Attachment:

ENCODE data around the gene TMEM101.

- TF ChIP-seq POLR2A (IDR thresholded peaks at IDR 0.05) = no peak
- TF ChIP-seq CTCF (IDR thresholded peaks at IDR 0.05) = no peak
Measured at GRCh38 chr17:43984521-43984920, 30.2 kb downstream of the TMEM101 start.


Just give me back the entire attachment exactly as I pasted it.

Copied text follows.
ENCODE data around the gene TMEM101.

- TF ChIP-seq POLR2A (IDR thresholded peaks at IDR 0.05) = no peak
- TF ChIP-seq CTCF (IDR thresholded peaks at IDR 0.05) = no peak
Measured at GRCh38 chr17:43984521-43984920, 30.2 kb downstream of the TMEM101 start.